‘I was a tomboy when I was little, and when I was about ten years old, playing with boys, I noticed how their clothes behaved as they ran around: shirt-tails came out, collars became looser. It appealed to me. Boy’s clothes aren’t compromised- if you’re a girl playing and your skirt blows up, it’s embarrassing- and they seemed very stylish to me. My style was heavily influenced by punk, as well as by early Chanel and YSL. Even now, when I am looking for something to wear, that Seventies style and the punk thing- irreverent and subversive- always inspire me. I wouldn’t say my look is androgynous. It depends on how you wear it. I saw a picture of Phoebe Philo in a shirt and tie, and she looked totally feminine. Some girls look good in boy’s clothes. It’s very comforting knowing that these outfits suit you, as they are such fun to wear.’
Bella Freud, fashion designer, style icon and daughter of artist Lucien Freud, speaks to Harpers Bazaar, 2010
There is a huge amount of history behind our wardrobes. In Icons of Men’s Style, style writer Josh Sims guides through the beginnings of the most classic menswear items. Including the famous, such as the Breton top, Lumberjack shirt and leather biker jacket, to the everyday, like boxer shorts and t-shirts, to the unexpected, such as Hawaiian shirts, fountain pens and luxury lighters. Sims tell us the stories of their design, the brands that championed them and the pop culture icons who wore them. Putting Duffle coats, Khakis and watches into perspective, Sims opens up a new way of looking at what we wear, highlighting how these items have shaped the way men -and women- dress today.
Seven chapters focus on the key items within outerwear, trousers, shoes, underwear, tailoring, shirts and sweaters, and accessories. The book is full of wonderful images showing menswear items in their original design, modern day versions and style and pop culture icons from the 20th century wearing them. I loved the original advertisements for Levi’s denim jackets and Lacoste polo shirts, and the editorial photography of Mick Jagger, John Lennon and Salvador Dali.
You really will learn things you didn’t know before with this book; it is the ‘what’s what’ and ‘who’s who’ of men’s fashion. I never knew that Nathan Clark first spotted the iconic desert boot while serving in World War 2 in Burma, on British soldiers who had the boot specially made for them in the Old Bazaar in Cairo. Who knew brogues were originally used by Irish and Scottish agricultural workers in the 16th Century, because the characteristic Brogueing perforations allowed the shoes to fully dry after being in boggy ground all day? Seeing desert boots and brogues on the feet of Florence Welch and Alexa Chung really emphasises the timeless appeal and versatility of these classic styles, and how they continue to be reinterpreted generation after generation.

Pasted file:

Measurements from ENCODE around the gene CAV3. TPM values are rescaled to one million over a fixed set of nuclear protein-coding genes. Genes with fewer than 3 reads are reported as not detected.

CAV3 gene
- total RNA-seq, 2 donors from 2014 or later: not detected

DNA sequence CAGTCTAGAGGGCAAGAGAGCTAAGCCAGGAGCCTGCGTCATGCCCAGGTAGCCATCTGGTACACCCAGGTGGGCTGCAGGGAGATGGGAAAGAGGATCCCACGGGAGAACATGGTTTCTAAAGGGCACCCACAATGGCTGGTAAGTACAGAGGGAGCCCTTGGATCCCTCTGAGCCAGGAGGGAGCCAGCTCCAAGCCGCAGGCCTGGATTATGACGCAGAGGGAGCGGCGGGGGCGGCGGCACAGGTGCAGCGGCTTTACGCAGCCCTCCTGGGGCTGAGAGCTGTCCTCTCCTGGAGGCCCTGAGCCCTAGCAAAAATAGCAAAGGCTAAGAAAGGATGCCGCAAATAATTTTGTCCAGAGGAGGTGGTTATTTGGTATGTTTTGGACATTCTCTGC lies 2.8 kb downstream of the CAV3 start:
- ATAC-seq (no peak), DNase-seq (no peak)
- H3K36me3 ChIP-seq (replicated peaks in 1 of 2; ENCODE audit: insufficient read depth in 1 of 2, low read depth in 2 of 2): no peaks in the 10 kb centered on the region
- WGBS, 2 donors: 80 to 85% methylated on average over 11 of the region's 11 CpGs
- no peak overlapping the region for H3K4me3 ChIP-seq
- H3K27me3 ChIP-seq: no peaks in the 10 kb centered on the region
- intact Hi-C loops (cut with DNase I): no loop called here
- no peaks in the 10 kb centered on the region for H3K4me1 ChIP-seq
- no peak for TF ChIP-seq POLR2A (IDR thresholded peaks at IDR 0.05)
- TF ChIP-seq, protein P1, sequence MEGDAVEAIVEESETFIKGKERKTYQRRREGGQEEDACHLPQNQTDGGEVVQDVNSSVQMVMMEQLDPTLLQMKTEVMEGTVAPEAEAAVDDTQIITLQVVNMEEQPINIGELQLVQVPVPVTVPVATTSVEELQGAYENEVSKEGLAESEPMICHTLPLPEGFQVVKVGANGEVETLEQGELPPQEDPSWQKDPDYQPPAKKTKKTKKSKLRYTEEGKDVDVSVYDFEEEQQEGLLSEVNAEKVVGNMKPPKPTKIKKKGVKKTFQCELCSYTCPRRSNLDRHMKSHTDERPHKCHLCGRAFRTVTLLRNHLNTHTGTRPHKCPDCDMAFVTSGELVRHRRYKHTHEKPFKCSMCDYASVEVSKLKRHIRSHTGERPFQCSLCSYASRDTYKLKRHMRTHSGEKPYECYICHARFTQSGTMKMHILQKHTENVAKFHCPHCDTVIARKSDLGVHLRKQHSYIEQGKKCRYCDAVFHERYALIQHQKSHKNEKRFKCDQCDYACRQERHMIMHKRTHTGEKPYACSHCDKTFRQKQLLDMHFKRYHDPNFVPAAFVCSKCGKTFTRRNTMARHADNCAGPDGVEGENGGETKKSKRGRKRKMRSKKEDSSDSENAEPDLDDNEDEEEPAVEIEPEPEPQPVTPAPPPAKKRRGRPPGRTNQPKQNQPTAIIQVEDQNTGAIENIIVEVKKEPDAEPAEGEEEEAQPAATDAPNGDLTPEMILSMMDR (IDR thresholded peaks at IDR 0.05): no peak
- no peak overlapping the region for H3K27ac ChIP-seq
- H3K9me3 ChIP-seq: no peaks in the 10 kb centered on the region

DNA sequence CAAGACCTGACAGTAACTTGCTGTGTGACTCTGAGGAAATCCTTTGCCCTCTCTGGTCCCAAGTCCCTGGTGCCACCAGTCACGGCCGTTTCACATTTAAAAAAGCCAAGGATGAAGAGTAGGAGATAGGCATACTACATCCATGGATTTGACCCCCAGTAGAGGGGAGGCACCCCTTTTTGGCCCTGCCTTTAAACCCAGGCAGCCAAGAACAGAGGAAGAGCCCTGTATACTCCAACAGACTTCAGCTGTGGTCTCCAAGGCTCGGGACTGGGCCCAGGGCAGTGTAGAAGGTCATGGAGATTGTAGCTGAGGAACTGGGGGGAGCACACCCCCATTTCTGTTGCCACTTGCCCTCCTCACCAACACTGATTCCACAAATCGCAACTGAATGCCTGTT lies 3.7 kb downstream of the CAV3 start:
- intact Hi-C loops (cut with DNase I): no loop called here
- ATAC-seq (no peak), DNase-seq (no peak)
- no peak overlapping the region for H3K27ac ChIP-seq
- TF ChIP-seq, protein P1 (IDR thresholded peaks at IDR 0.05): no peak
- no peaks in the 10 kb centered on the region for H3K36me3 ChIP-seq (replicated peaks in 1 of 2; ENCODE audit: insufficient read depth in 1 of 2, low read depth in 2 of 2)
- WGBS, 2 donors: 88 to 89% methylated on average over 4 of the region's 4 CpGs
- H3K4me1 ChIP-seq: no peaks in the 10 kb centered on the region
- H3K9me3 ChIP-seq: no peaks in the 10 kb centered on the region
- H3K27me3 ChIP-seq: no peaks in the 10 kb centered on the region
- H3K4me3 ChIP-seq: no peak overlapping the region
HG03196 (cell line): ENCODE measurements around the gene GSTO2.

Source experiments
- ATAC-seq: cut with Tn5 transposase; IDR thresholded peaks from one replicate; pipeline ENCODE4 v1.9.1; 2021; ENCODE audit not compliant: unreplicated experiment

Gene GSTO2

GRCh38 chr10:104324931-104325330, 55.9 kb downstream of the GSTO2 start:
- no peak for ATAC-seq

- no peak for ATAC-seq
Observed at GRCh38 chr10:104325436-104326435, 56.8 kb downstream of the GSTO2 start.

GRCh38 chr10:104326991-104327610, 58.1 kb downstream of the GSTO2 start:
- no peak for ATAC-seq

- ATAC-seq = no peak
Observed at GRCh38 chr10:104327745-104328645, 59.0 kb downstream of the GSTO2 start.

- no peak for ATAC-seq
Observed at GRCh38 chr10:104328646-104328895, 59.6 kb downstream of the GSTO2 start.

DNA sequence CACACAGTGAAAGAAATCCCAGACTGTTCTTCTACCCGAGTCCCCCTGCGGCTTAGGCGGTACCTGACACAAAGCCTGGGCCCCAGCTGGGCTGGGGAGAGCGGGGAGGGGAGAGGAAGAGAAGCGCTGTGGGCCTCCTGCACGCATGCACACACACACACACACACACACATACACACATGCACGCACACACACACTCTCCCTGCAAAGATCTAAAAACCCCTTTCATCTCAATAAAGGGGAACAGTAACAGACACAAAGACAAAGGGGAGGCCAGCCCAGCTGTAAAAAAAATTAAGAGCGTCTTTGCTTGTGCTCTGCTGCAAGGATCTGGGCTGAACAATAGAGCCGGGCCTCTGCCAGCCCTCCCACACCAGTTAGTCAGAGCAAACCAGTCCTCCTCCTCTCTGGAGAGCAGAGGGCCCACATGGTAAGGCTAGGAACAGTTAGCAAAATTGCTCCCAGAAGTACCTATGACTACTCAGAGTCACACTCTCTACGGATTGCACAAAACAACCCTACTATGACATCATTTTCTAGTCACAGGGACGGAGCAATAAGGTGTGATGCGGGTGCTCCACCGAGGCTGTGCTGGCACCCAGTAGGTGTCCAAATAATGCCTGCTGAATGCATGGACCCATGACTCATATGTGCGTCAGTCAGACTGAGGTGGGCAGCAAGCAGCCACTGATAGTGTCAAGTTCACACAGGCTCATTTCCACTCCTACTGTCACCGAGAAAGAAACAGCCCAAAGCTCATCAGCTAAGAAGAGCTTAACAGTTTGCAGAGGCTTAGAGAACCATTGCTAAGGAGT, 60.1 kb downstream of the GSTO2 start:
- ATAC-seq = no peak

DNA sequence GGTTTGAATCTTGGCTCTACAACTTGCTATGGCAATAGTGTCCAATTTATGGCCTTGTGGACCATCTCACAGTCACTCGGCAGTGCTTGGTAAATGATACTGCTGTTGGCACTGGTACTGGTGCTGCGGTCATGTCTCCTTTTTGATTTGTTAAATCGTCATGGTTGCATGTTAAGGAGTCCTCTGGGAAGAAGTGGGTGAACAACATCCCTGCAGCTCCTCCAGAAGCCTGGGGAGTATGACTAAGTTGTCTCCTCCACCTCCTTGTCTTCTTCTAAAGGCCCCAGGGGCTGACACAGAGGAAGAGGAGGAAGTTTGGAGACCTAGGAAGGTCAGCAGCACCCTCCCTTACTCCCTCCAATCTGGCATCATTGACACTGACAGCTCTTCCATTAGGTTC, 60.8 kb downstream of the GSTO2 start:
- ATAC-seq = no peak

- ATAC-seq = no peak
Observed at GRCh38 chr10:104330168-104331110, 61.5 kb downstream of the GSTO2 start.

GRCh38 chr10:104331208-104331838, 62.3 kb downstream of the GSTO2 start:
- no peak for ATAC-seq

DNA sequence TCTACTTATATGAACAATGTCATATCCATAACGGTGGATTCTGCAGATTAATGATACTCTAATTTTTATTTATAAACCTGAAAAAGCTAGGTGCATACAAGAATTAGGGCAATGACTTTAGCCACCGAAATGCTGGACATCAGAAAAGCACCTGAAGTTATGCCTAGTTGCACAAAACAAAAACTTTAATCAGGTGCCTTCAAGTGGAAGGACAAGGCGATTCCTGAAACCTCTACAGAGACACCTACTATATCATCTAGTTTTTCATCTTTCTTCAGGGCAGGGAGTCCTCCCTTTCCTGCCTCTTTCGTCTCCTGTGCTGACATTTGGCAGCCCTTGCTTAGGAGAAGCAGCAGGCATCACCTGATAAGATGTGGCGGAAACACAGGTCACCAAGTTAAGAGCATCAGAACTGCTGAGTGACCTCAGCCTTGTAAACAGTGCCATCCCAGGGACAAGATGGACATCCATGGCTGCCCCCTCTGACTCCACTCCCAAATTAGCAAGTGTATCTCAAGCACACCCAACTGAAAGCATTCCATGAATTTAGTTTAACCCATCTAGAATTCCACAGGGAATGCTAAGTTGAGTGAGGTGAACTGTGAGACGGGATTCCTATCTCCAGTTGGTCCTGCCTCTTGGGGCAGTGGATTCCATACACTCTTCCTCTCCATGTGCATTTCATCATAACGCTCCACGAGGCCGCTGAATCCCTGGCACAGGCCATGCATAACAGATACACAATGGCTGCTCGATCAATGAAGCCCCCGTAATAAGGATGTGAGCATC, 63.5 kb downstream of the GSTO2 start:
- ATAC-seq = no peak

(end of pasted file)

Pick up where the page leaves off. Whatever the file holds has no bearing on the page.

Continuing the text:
Icons of Men’s Style is your go-to book for in-depth context and endless inspiration on men’s fashion. I loved it not only as a reference book and for its wonderful illustrations and photographs, but also for making me really think about where what I wear comes from. My Topshop parka coat began as a cold-weather issue garment during World War 2. My Converse trainers were once used for physical training in the army during World War 2. My grey American Apparel sweatshirt first found popularity during the 1920s, when sportswear entered the fashion sphere. Icons of Men’s Style perfectly balances substance and style, and I can’t recommend it highly enough.
Buy the book here
For the winter issue of Metal magazine stylist Emma Tempest presents some great grunge-inspired looks. I absolutely love the patchwork jeans and over-sized plaid shirt worn as a skirt, which are such nineties throw-backs.
Photos: Metal magazine
I am a major fan of Whistles. The brand never fails on producing quality classics with trend-led twists every season. Their first ever Cruise collection is beginning to drop into stores, a wonderful collection of sharp tailoring, playful sweaters and spring jackets, featuring tropical prints and resort stripes. Just what you need to start your spring/summer wardrobe. I love this monochrome wide-leg jumpsuit which exudes the glamour of the 1920s, which is set to be a key trend throughout 2012.
These suits are perfection: this denim wide-leg trouser suit and coral tapered peg trouser suit are both inextricably cool, while I just love the jet black jacquard pin-spot short suit.
Meanwhile, these sweaters are the business. The coral and pistachio green stripes are fresh and bold, while the crew neck garter stitch sweater in three coloured yarns (yellow, beige and black) is bound to prove itself a hard worker this spring.
I love the idea of these spring parka jackets. Let’s face it, British spring and summers are a lot colder and much wetter than we may like to think. I love the white waterproof style, while the faded denim with white fur collar is the most ideal transitional jacket.
See more of the collection here
Look back at their A/W 11/12 collection here
Don’t you just love the British high street? Never failing to provide fashion and value, Peacocks has been on our high street since 1884. This monochrome polka dot with contrast collar, placket and cuffs is part of their new Peacocks Preview collection, called Girl Meets Boy. Inspired by the Spring 2012 catwalk looks and classic menswear styles, the range also offers boyfriend jackets, Peter Pan collar shirts and play-suits.
Shop Peacocks and view the collection here
I love these images by photographer Chadwick Tyler. The moody, dark and weathered setting is ideal for the haphazard, playful styling of men’s plaid shirts, dungarees and retro baseball jackets for a look which captures the essence of 90s grunge.
Photography: Chadwick Tyler
Jacket: Joseph at Coggles.com